Women & Infants offers a variety of health education programs aimed at keeping you and your family healthy. For more information about our programs, call the Health Education Department at (401) 276-7800 or view and register for one or more of our classes.
If you have any questions about your health or breastfeeding, you may also call the Warm Line at 1-800-711-7011 from 9 a.m. - 9 p.m., Monday-Friday, and from 9 a.m. - 5 .pm., Saturday and Sunday. You may also call your caregiver or your baby's caregiver.
Feeling tired after having a baby is normal. Get as much rest as possible and try napping when your baby sleeps. Gradually increase your activities as you feel up to it. If you have had a cesarean birth, you have also had major surgery. Limit your activity to caring for your baby and giving your body time to recover.
If you have received stitches as part of an episiotomy, that area may be uncomfortable. Try soaking gauze pads in cold Witch Hazel and place on a maxi pad for 10 to 20 minutes or sitting in a sitz bath or tub of warm water for 20 minutes, three times a day. Use whatever non-aspirin medication your physician has recommended on your discharge instructions.
It is recommended that you use condoms with foam. You can buy both at a pharmacy. If your doctor has ordered birth control pills for you, you should use another form of birth control (such as foam and condoms) for the first month until your menstrual periods become regular.
After your six-week checkup, you may return to your choice of birth control. Keep in mind that some forms of birth control affect breastfeeding. Discuss the options for ongoing birth control with your doctor or nurse midwife.
Family planning is also important for moms of preemies. Many women feel overwhelmed after preterm birth. While it can be hard to think about yourself, it is important to take control of your reproductive life. This includes using appropriate birth control methods and getting pregnant again only when you are ready to get pregnant.
Whether you are feeding your baby at the breast or with a bottle, your body will naturally produce milk. As your milk supply increases, your breasts may become very tender and/or swollen. This is called engorgement and begins on the second or third day after your baby's birth. It will last about 24 to 48 hours.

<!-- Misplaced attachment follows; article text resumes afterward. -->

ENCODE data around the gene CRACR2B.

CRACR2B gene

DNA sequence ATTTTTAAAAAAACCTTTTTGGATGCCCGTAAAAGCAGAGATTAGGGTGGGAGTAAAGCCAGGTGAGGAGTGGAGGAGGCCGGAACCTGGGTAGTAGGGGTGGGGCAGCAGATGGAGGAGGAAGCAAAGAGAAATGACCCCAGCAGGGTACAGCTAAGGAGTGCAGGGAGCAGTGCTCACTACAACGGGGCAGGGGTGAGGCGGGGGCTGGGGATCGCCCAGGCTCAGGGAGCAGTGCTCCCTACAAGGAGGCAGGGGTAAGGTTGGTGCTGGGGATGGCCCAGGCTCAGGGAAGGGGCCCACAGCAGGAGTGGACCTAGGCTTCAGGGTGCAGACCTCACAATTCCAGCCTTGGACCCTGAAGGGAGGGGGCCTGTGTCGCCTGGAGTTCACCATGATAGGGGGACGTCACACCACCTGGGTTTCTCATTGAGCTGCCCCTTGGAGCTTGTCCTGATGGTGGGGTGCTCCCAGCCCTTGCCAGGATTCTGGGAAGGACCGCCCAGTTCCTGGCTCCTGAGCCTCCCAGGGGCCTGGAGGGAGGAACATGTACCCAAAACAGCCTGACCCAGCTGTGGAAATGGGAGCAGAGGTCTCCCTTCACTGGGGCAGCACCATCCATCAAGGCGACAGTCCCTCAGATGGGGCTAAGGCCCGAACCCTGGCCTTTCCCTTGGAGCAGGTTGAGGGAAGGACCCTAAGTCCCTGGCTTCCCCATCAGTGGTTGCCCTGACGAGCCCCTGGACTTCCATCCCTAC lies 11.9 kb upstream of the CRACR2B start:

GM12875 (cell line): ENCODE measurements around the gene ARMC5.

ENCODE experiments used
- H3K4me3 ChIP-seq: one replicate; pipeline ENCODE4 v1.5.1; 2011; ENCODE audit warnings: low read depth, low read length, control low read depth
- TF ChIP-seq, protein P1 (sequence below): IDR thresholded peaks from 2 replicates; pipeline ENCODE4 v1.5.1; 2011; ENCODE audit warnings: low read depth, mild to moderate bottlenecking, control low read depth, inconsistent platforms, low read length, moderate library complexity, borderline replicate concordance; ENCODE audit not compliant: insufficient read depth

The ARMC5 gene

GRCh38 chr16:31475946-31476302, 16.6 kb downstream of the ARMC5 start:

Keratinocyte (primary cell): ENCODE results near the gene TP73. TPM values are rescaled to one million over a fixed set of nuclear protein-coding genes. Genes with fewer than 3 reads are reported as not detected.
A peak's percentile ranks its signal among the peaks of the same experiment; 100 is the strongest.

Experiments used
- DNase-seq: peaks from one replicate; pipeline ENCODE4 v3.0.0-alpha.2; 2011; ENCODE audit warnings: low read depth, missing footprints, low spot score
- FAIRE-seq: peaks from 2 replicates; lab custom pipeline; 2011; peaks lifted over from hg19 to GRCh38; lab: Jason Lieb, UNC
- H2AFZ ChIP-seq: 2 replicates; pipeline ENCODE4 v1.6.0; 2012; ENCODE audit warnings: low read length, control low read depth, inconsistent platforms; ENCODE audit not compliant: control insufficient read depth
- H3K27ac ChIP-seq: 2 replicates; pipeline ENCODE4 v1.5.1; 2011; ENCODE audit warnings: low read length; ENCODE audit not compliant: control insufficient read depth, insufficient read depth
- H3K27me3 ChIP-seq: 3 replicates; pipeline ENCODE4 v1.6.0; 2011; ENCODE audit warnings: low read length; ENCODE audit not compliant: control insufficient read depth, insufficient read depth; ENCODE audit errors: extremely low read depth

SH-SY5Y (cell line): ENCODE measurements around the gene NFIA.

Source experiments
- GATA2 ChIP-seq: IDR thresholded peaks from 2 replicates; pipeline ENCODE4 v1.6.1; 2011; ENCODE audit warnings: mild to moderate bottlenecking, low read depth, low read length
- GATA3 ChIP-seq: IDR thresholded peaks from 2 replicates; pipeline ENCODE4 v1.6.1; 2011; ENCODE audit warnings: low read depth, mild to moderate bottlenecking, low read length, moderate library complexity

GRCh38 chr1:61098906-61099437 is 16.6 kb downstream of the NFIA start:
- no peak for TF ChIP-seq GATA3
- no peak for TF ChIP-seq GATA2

Call the Warm Line at 1-800-711-7011 if you have any questions or concerns.
After your six-week checkup is a good time to start exercising again, but talk with your doctor before you start a formal exercise program. Your body will return to its pre-pregnant state naturally, except for muscle tone. Exercise will help you regain this tone.
You can try Kegel exercises to help tighten the muscles around the vagina. You can begin these shortly after delivery. Tighten the muscles that surround the opening of the vagina and rectum as if you are trying not to urinate. Hold for several seconds and then slowly relax. Repeat five to 10 times, several times a day.
In addition, you can help your body return to normal by using good body mechanics. Sit, stand, and walk with proper postural alignment. Bend at your knees to pick things up. Avoid bending from the waist, which strains and pulls the back muscles.
Your body needs time and a balanced diet to recover from pregnancy and adjust to meeting the needs of your new baby.
For any significant problems such as severe constipation, please contact your health care provider for a laxative or stool softener or other medical advice. If you would like a nutrition consult, have your health care provider make a referral to the Women & Infants Outpatient Nutrition Services Department at (401) 274-1122, ext. 42749.
Bleeding from the vagina is normal in both vaginal and cesarean births. It usually lasts 10 days to three weeks. The color of the bleeding will change from bright red to brownish to tan, and will become less in amount and then disappear. You can take showers and baths at any time, but do not douche before your six-week checkup.
Some new mothers develop complications following their delivery whether it was a vaginal or cesarean birth. Call your doctor if you have any of the following signs or symptoms:
Your emotional health is just as important as your physical health. As the number one medical complication of pregnancy and childbirth, one in five women suffers from a mood disorder during their pregnancy and postpartum period. Know that you are not alone. Seeking help is the best thing you can do for yourself and your family.